Low blood sugar can also be the first step toward developing insulin resistance and hyperglycemia. Low blood sugar causes a stress response, where cortisol rises and catecholamine spikes, to “save” low blood sugar, which can cause nervousness, shakiness, and anxiety. Catchelomanes also suppress appetite, masking hunger and leading to more hypoglycemia.


What Is Hyperglycemia and What Causes Hyperglycemia?

Hyperglycemia is elevated blood sugar levels, with a morning fasting glucose above 99 mg/dL (though I prefer to see it below 92!), and levels after meals rising above 140 mg/dL. It is also signaled by an HBA1c above 5.6, though this marker isn’t always accurate. Fasting insulin levels above 5 indicate mild hyperglycemia, while levels above 10 indicate pre-diabetic levels of hyperglycemia. 

If not addressed, hyperglycemia can intensify into diabetes, where fasting glucose is above 126,  HBA1c is above 7, and fasting insulin is above 20.

Clinically, people with hyperglycemia often complain that after they eat, they feel fatigued, have impaired mental function, and often crave sugar. Chronic inflammation is another hallmark of hyperglycemia, and may present as anything from chronic joint pain to acne to autoimmune disease. Frequent urination is another key sign of hyperglycemia I look for. Finally, those with hyperglycemia often have a very hard time exercising, but once they do, have notable improvements in energy levels. 

Hyperglycemia and insulin resistance are often used interchangeably. Hyperglycemia is simply the state of having high blood sugar – it could be a one-time thing due to a particularly high-carb or sugary meal. Insulin resistance, on the other hand, is a result of ongoing, sustained high blood sugar, which tells the pancreas to constantly make more insulin to help lower blood sugar levels back down. Over time, the body becomes less sensitive to elevated levels of insulin, and essentially “stops listening” – keeping blood sugar levels high.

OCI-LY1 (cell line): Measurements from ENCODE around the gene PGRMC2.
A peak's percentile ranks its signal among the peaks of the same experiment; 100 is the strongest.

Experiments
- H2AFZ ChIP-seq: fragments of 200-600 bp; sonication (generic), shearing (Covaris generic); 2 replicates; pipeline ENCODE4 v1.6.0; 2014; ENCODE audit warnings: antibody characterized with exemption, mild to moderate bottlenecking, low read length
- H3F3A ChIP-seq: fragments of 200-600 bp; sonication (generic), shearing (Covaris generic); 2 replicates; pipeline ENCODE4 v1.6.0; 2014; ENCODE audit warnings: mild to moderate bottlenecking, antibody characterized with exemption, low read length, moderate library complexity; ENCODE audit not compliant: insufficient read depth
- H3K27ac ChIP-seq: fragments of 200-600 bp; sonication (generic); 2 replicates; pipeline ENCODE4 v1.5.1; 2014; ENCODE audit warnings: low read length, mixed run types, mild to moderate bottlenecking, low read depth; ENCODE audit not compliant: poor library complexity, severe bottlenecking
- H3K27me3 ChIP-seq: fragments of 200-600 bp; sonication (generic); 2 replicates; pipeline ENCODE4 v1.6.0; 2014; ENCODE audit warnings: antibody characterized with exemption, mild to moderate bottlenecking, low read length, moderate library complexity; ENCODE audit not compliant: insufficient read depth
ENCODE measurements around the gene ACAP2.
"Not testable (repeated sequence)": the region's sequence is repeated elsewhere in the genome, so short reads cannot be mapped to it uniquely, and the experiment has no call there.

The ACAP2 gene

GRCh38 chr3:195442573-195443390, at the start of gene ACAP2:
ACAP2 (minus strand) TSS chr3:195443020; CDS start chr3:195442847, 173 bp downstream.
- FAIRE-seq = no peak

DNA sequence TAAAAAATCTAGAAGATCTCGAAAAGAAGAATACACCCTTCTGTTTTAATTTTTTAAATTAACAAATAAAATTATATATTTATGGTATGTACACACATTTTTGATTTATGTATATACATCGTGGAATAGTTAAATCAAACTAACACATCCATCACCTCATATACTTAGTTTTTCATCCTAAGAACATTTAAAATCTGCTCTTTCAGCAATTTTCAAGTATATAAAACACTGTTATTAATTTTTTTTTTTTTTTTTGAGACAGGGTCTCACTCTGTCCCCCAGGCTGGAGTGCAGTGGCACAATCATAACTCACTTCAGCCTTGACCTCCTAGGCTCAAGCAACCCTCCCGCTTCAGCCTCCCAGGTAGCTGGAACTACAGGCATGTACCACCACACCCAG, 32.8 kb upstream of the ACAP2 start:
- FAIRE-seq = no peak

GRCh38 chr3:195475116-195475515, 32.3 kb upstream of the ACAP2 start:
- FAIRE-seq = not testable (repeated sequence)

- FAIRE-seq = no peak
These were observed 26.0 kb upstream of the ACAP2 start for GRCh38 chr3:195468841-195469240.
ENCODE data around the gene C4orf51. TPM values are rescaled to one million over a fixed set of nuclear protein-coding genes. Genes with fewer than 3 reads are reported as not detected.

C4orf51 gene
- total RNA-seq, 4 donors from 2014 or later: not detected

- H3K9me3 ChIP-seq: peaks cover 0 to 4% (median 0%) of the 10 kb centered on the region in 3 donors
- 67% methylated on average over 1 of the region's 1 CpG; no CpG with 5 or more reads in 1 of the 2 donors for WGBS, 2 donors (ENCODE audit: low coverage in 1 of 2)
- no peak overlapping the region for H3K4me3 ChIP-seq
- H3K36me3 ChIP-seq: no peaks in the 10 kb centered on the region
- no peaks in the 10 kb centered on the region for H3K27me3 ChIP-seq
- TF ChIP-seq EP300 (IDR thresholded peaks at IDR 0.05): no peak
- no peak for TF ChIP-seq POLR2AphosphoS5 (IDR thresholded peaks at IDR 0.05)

What Are the Root Causes of Insulin Resistance?

Chronic stress, eating too many highly processed carbs, and lack of exercise all play a role in the development of hyperglycemia and insulin resistance. However, there are other factors at play that aren’t as simple to control as skipping the bun on your burger.

For instance, people with polycystic ovarian syndrome (PCOS) are genetically prone to be less insulin sensitive, even with a “perfect” diet.

In addition, the normal phases of the menstrual cycle can have a major impact on blood sugar levels. As progesterone rises in the week before your period starts, insulin resistance also increases, leading to elevated blood sugar levels. In addition, progesterone can also increase cravings for carbs and sugary foods, intensifying the problem. (It can also tank workout performance and hinder proper recovery!) On the other hand, estrogen, which rises during the follicular phase, actually increases insulin sensitivity. 

For these reasons, I recommend people workout harder and eat more whole-food carbs during the follicular phase, then reduce carbs and do lighter training in the luteal phase. Use the last week of your cycle as a recovery period, and prepare to bounce back hard right after your period ends.


Testing Your Blood Glucose and the Benefits of Continuous Glucose Monitoring

You might have some symptoms of hyper or hypoglycemia, but the only way to know for certain is with blood glucose monitoring. I recommend continuous glucose monitoring with a monitor like NutriSense. This little device is convenient, painless, doesn’t require any finger sticks, and gives you 24-hour-a-day data on your glucose levels. Plus, you can wear it during workouts, sleeping, and everything in between.

Continuous glucose monitoring allows you to see the impacts of everything you do on your blood sugar levels – these are just some of the things I like to pay attention to:

  • The types of carbs you eat whole food vs. processed)
  • Eating carbs with or without other foods
  • The time of day you eat carbs
  • Workouts
  • Sleep
  • Menstrual cycle
  • Stress
  • Meditation and stress management techniques

You can use this information to optimize your lifestyle for wellbeing and glucose control. You may have never guessed that eating an apple alone at 10 AM would give you a crazy blood sugar spike – but now that you know it does, you can make a point to pair it with almond butter. 

One other test I use with those with hyper or hypoglycemia concerns is the ION panel. This gives us a look at nutrient levels, so that we can make personalized supplement recommendations – like adding key blood-sugar control nutrients like magnesium, folate, and other B vitamins.